Muddled arguments about health care have, for better or worse, so far dominated the Democratic primary debates. Every once in a while Cory Booker steps up to explain to the television audience – and perhaps the candidates themselves – that the disagreements aren’t as cosmic as they seem.
Every Democrat on stage wants to expand coverage and to use government programs to achieve that while the Republicans are still talking about repealing the ACA or killing it through the courts. Continue reading
President Trump is the record holder for becoming the oldest president at age 70.
If you’ve been watching the Democratic debates (and even if you haven’t), you know several candidates running for president in 2020 are 70 or older.
While there is a minimum age requirement to hold office, there is no upper limit. Should there be, given how physically and mentally grueling the job of president is? (Just look at before and after photos.) Is 75, or 80, or 85 too old to be president?
Ted Cruz, as you may have heard, said on the campaign trail in late January that he didn’t have health insurance. And that his wife was pretty ticked off about it.
A few days later, his office said he and his family were, in fact, insured. As fellow Texan president hopeful Rick Perry once said – OOPS.
But it’s not really funny. Continue reading
Here are two more resources before the presidential debate and the final weeks of trying to untangle the health policy claims in the campaign. Both come from the Journal of the American Medical Association (and neither require a password).
The first is a straightforward two-page essay summing up Obama vs. Romney on the health law/private insurance, Medicaid and Medicare. It’s by Aaron E. Carroll, who is a physician and policy expert, and Austin B. Frakt, a health care economist. (Both are part of The Incidental Economist blog, which I like a lot – and it’s searchable!)
“Fundamentally,” they write, “the candidates disagree on the role of government as the guarantor of affordable access to health insurance, as evidenced by their plans for private insurance markets, Medicare, and Medicaid.” They also note the two candidates have different starting points for policy – Obama prioritized covering more people, and Romney stresses cutting federal spending on health.
The second is an infographic from the Kaiser Family Foundation, part of its Visualizing Health Policy collaboration with the journal. It shows how voters rank health care as a campaign issue this year, which health issues are most salient and how Americans perceive Obama and Romney on these issues. It includes historical contact for the past five elections (back to Bill Clinton in 1992). Cost, as you may guess, is key. I particularly liked this chart, which showed how issues rose and fell with voters every four years. (Moral values beat out economy/jobs for the top spot in 2004. Health care placed 5th and last that year – after terrorism and Iraq.)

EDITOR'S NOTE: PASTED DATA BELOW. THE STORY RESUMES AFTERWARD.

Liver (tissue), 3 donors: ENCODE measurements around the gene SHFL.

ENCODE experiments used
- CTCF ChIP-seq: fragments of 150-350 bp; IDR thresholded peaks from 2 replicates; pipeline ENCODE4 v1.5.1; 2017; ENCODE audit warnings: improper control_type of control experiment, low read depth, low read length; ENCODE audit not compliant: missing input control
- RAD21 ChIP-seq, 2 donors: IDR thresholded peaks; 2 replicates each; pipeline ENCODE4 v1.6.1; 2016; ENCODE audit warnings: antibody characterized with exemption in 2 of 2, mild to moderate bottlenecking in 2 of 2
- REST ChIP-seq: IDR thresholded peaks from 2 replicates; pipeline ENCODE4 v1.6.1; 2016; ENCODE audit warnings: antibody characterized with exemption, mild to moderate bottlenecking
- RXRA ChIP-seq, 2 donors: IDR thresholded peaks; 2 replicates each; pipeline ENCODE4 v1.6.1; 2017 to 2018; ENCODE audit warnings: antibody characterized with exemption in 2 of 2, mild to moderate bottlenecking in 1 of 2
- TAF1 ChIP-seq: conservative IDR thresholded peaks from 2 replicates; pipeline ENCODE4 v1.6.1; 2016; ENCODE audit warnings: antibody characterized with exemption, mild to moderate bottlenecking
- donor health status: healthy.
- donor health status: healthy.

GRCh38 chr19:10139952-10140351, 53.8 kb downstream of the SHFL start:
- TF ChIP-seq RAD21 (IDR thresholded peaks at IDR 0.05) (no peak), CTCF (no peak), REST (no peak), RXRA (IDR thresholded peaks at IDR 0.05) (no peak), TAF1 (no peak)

Joanne Kenen (@JoanneKenen) is AHCJ’s health reform topic leader. If you have questions or suggestions for future resources, please send them to firstname.lastname@example.org.
President Barack Obama and presidential candidate Mitt Romney will answer a series of questions about science and related policy. The questions, developed by ScienceDebate.org with the help of a group of science and engineering organizations.
While all of the questions – and their answers – will be of interest to health journalists, here are five that are directly related to health:
Pandemics and Biosecurity. Recent experiments show how Avian flu may become transmissible among mammals. In an era of constant and rapid international travel, what steps should the United States take to protect our population from emerging diseases, global pandemics and/or deliberate biological attacks?
Food. Thanks to science and technology, the United States has the world’s most productive and diverse agricultural sector, yet many Americans are increasingly concerned about the health and safety of our food. The use of hormones, antibiotics and pesticides, as well as animal diseases and even terrorism pose risks. What steps would you take to ensure the health, safety and productivity of America’s food supply?
Fresh Water. Less than one percent of the world’s water is liquid fresh water, and scientific studies suggest that a majority of U.S. and global fresh water is now at risk because of increasing consumption, evaporation and pollution. What steps, if any, should the federal government take to secure clean, abundant fresh water for all Americans?
Science in Public Policy. We live in an era when science and technology affect every aspect of life and society, and so must be included in well-informed public policy decisions. How will you ensure that policy and regulatory decisions are fully informed by the best available scientific and technical information, and that the public is able to evaluate the basis of these policy decisions?
Vaccination and public health. Vaccination campaigns against preventable diseases such as measles, polio and whooping cough depend on widespread participation to be effective, but in some communities vaccination rates have fallen off sharply. What actions would you support to enforce vaccinations in the interest of public health, and in what circumstances should exemptions be allowed?
See the full list of questions on the ScienceDebate.org website. The group expects to have the candidates’ answers within a week. Follow @shawnotto, co-founder of ScienceDebate.org, on Twitter or join their Facebook group to find out the answers. An email from the organization also advised signing up on the website for early notification, but that web page doesn’t say anything about notification; it does require your name and mailing address and has a box that you must uncheck if you don’t want to be listed on the site as a supporter.